SANTA CLARA, Calif. — Take it from one of the San Francisco 49ers’ newest and most expensive additions — running back Tevin Coleman is a positive addition to a running back room that seems to be overflowing with speed and versatility.
“Oh, I’ve got a scouting report on him,” linebacker Kwon Alexander said. “I had to play him twice a year, so, yeah, I know him. … He can catch the ball, run, and make great cuts. He’s got great vision, very fast too. He’s going to be a great addition to this team.”
Alexander and Coleman know each other well from their twice-yearly clashes in the NFC South when Alexander was with the Tampa Bay Buccaneers and Coleman with the Atlanta Falcons. That the 49ers prioritized adding Alexander came as no surprise after Reuben Foster’s release during the season, but some might have been caught off guard by the Niners’ pursuit of Coleman.
After all, with coach Kyle Shanahan and running backs coach Bobby Turner in place, the 49ers have demonstrated the ability to get production from low-cost, lesser-known backs like Matt Breida and Jeff Wilson Jr. And with Jerick McKinnon returning from a torn ACL and Raheem Mostert coming back from a fractured forearm, the Niners’ need at running back paled in comparison to most other positions.
But Shanahan has long been a fan of Coleman’s, and when the free-agent market didn’t yield the type of big-dollar contract some expected he might land, Shanahan and the Niners couldn’t resist signing him to a two-year deal worth up to $8.5 million.
“We were very fortunate to have a chance to get Tevin,” Shanahan said. “(We) didn’t really think that at all that would be a possibility of going through. It ended up working out.”
As the Atlanta Falcons’ offensive coordinator, Shanahan was part of the team that took Coleman in the third round of the 2015 NFL draft and spent two seasons helping him develop. After getting his feet wet as a rookie, Coleman was a productive tag team partner with Devonta Freeman in 2016, breaking through with 941 scrimmage yards, 11 touchdowns and averages of 4.41 yards per carry and 13.6 yards per reception. Coleman put up similar numbers in each of the past two years before hitting the free-agent market.
While the ties between Shanahan and Coleman made San Francisco a possibility, it seemed unlikely unless Coleman’s price landed somewhere close to bargain status. When it happened, the Niners pounced despite already having McKinnon, Breida and Mostert in the plans, along with high-priced fullback Kyle Juszczyk. That group was already expected to count about $14.38 million against this year’s salary cap before signing Coleman or finalizing the three-year deal the team did with Mostert on Friday.
Coleman’s addition immediately raised questions about how all the pieces will fit and whether one of the backs could be on the way out. McKinnon, who is due to count $5.75 million against the cap, seemed to have the most tenuous status considering his guaranteed money has already been paid and he is coming off a torn ACL.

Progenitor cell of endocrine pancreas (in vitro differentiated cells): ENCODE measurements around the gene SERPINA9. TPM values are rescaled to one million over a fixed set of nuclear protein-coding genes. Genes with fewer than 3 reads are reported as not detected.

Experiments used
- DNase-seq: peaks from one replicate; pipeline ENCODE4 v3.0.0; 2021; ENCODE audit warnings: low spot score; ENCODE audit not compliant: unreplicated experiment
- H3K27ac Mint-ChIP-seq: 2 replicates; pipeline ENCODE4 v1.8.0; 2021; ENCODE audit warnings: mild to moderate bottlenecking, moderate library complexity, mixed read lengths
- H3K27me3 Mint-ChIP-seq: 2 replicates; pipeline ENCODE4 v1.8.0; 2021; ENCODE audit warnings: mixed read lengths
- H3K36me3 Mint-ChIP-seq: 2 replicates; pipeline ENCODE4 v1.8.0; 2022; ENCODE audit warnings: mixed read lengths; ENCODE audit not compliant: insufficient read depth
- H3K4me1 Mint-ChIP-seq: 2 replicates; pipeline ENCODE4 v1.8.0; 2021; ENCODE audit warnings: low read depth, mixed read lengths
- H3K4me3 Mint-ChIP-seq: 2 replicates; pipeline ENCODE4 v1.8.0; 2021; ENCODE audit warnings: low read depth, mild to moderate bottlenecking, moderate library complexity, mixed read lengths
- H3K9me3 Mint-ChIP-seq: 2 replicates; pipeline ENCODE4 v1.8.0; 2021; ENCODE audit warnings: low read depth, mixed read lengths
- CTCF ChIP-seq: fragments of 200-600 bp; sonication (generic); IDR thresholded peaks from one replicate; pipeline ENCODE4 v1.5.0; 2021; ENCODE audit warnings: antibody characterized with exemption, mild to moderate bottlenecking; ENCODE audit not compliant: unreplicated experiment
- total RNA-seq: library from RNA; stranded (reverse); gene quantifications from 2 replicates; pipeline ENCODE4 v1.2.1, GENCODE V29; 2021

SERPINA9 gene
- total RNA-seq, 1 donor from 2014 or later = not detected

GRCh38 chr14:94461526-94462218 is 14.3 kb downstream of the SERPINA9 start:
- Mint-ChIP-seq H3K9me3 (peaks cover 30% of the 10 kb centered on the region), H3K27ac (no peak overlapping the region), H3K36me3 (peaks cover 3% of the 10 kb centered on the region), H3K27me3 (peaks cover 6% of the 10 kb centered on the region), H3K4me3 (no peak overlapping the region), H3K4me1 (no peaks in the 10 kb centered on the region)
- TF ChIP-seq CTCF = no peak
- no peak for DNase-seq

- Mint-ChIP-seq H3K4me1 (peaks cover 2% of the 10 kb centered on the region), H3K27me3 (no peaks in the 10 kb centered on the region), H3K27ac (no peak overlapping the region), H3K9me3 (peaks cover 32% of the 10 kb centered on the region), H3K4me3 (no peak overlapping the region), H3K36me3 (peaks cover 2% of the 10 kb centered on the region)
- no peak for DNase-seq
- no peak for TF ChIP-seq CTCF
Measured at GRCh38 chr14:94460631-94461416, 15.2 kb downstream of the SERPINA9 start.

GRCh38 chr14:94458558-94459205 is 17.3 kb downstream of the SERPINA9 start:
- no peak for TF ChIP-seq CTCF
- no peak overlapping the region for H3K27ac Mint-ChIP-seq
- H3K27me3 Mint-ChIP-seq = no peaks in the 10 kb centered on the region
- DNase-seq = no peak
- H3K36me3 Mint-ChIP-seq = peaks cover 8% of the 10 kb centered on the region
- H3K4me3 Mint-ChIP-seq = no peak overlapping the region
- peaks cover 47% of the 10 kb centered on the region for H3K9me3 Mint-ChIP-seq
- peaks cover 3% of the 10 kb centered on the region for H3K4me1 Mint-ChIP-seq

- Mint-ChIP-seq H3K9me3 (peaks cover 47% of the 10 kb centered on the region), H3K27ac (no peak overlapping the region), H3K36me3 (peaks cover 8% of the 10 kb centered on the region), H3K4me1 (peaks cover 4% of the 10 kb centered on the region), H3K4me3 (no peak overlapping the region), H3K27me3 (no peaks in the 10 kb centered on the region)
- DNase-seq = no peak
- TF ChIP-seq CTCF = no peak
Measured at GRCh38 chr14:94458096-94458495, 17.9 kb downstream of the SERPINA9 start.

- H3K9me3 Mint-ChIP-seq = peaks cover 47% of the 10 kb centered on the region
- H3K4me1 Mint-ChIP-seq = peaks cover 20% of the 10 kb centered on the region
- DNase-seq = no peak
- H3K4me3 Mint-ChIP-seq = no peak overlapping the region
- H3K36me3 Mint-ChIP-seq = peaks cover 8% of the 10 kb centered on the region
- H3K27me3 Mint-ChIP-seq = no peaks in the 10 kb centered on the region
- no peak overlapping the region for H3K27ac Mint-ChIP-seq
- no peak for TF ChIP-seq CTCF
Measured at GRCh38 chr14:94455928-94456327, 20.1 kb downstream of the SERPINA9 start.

When Shanahan was asked whether the 49ers were concerned about McKinnon’s recovery or if he was comfortable carrying four tailbacks on the roster, he didn’t sound like someone who was going to shy away from doing something a little different at the position.
“I consider it a very good thing,” Shanahan said. “There’s a lot of guys we have confidence in and a lot of guys with some different skill sets too that we can use differently.”
While all four backs are known for their speed — Coleman has already mused that the quartet of tailbacks would make an excellent 4×100 relay team — they all bring something different to the table.
McKinnon was expected to be a serious factor in the pass game before his injury last year. Breida showed he can be a dynamic outside runner in his second season. And Mostert is one of the game’s best special teams players who also showed some running ability in 2018.
In Coleman, the Niners landed their most balanced and, perhaps most important, their most durable. In the Niners’ injury-plagued 2018 season, perhaps no position on offense was hit harder by a variety of ailments than running back. McKinnon missed all 16 games, Mostert missed seven and Breida missed two, though he also departed multiple games with a nagging ankle issue.
By the end of the season, the Niners had four backs assume the role of the primary option in the run game at one point or another. And while that group still managed to produce 2,580 scrimmage yards and nine touchdowns, those numbers tailed off toward the end of the season with just 481 yards from scrimmage and one touchdown in the final four games.
All of which helps to explain why San Francisco could go into the season with more backs than Shanahan has ever carried on the roster.
That isn’t to say the Niners wouldn’t listen if someone showed interest in a trade for one of the team’s backs, but it’s far from outrageous to think all four will stick around for the season. Even if that quartet isn’t active on game day each week, last season served as a resounding reminder that depth is likely to come into play at some point.
“You can do anything you want,” Shanahan said. “But, you’ve got to make sense of it all. I think we’re in a situation right now, just looking at our roster, that I think it could make a lot of sense this year.”